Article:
Laura
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Old 07-01-2009, 05:45 PM   #2
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Laura we be proud, ya' done good....Here's some more good reading.

Sherline Trailer Tongue Weight Scales


HowStuffWorks "How Tongue Weight Works"


Trailer Loading and Towing Guide
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Old 07-01-2009, 06:28 PM   #3
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Laura, I think you're fine as hitched with the 6 link showing... but, let you be the judge. I'm not sure if you notice any difference, but I felt my van's steering just a TAD (small bit here) more secure with slightly more weight on it... I do believe you're right at the sweet spot. I think I'm just within the 10% difference rule (if I remember the posts I've read here) of front / rear weight differences. You are as well.

I'm glad you got it all hitched up. Happy motoring (and I still feel bad about those beauty rings for your baby.)

I'm also curious about your brake controller... are you having issues? I know my drums are a bit grabby until they heat up. I usually just "drag" the brakes a bit when I first p/u the trailer by using my manual brake controller to heat them up.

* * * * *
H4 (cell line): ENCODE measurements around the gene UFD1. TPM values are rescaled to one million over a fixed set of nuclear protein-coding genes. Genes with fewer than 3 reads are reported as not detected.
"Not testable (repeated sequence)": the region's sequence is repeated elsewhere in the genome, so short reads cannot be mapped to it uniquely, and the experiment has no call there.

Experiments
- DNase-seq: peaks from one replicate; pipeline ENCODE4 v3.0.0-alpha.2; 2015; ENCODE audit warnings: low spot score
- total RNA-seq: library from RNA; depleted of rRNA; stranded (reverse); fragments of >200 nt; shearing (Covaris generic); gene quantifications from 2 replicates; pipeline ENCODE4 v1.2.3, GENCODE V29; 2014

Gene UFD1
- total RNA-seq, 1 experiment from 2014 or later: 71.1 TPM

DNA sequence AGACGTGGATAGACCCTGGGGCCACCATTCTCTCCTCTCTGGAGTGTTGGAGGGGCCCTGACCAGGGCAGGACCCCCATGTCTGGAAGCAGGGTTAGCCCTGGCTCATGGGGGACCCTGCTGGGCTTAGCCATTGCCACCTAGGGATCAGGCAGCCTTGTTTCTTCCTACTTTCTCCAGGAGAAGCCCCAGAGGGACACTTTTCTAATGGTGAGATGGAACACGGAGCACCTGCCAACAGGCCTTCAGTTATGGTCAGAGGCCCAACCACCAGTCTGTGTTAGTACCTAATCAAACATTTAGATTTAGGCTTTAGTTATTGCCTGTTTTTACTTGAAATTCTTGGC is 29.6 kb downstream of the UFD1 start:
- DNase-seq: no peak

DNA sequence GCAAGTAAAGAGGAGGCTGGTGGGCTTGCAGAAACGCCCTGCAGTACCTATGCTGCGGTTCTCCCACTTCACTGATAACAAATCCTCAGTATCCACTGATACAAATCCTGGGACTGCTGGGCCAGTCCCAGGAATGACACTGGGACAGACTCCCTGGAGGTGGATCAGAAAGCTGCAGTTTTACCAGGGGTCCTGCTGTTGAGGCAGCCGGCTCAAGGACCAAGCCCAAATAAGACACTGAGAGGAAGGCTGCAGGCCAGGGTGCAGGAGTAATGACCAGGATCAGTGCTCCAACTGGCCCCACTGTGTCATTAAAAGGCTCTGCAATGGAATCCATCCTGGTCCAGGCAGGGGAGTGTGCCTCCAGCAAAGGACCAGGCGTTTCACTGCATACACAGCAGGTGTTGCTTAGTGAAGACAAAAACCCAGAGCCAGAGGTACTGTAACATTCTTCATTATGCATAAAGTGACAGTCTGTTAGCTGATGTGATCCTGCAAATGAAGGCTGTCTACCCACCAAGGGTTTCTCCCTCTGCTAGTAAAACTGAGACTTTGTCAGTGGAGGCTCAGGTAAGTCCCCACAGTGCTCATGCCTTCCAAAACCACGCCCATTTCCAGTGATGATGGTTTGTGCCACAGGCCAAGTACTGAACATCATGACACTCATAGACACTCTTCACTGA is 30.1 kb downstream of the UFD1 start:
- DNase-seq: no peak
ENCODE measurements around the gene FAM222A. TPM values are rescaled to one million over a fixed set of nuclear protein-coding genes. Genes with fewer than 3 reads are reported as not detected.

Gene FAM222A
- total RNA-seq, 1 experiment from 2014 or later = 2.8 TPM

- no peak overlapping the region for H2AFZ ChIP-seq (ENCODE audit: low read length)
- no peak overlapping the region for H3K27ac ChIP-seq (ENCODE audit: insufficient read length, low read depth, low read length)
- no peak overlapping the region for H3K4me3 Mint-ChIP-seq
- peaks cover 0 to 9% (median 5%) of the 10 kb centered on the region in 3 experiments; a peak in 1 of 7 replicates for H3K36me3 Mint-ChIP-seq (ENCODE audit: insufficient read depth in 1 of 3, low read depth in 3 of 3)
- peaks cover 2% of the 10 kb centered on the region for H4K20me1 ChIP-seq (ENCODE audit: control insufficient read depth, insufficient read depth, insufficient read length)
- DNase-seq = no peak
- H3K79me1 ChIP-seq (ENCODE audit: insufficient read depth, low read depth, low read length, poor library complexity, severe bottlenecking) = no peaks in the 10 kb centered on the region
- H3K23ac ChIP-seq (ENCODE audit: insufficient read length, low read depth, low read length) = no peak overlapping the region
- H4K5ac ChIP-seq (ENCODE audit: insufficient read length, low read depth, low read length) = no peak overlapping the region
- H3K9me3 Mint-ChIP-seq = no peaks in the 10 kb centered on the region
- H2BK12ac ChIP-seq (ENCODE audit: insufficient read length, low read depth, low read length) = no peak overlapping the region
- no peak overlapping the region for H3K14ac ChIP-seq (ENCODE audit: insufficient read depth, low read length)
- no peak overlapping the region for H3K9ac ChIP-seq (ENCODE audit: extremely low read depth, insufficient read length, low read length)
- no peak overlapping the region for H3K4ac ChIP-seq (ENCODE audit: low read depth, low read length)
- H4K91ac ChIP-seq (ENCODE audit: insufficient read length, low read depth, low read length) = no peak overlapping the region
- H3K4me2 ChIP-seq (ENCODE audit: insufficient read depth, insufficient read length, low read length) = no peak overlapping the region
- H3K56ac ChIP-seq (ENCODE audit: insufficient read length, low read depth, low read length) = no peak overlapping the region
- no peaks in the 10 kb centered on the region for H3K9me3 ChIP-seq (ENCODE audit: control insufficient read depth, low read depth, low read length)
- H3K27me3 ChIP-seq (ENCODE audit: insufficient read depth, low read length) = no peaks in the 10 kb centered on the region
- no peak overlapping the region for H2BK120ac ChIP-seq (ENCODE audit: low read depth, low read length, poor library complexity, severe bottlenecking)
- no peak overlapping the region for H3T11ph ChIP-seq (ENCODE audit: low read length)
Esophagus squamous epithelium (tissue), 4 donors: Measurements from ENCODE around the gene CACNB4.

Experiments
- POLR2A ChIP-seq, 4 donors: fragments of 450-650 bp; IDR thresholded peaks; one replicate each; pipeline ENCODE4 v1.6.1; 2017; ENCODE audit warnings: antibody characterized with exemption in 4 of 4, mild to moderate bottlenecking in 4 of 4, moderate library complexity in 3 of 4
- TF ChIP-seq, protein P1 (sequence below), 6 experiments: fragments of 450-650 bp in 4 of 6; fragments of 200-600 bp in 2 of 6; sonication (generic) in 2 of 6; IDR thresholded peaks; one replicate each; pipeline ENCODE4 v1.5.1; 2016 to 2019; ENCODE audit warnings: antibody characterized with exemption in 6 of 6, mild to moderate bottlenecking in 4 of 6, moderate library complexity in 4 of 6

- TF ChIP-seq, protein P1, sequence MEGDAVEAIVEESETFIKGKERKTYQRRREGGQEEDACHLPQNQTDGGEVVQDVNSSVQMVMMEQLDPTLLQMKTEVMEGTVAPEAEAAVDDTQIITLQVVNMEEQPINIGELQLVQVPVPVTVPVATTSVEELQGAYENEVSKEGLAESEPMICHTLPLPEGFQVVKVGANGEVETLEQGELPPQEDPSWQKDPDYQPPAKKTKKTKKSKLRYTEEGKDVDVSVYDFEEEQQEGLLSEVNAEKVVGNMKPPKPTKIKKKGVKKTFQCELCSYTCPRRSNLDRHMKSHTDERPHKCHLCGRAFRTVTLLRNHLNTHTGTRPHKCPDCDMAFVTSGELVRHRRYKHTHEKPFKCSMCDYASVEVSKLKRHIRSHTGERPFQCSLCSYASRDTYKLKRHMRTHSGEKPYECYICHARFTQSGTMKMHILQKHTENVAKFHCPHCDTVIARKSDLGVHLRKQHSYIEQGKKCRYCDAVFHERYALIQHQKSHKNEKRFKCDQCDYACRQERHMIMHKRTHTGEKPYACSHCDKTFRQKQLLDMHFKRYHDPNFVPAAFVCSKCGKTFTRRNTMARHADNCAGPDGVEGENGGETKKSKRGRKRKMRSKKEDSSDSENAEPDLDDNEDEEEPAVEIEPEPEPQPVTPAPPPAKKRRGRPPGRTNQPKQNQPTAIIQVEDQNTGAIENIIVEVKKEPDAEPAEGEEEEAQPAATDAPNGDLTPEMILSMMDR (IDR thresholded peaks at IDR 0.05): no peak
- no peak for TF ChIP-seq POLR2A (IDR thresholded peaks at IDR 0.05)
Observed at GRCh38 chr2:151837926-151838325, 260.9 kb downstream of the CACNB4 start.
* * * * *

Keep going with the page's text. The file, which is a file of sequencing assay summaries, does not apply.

Take care!
Marc
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Old 07-01-2009, 06:59 PM   #4
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Weight Distribution Hitch

funkill
Here is a post I did about setting up my dual cam Reese.

Setup

Disable any auto ride, auto leveling etc system on your vehicle and deflate any air shocks to minimum pressure. This is the only way you can set it up and let it do its job properly.
The best way to set up the Airstream is with scales.
You need to go to a CAT Scale and expect to spend some time.
First you must adjust the ball height (up or down) to make the weight on both axles of the trailer the same (yes weigh each axle separately). Make a reference mark on the tongue (Take a piece of masking tape, stick it on the tongue if you don’t want to mark on the tongue with the magic marker and put a line on it parallel with the ground. When the weight on both axles are the same plus or minus 100lbs measure the distance from this line you made to the ground while on the scales). Pull off the scales and find a flat hard surface to park.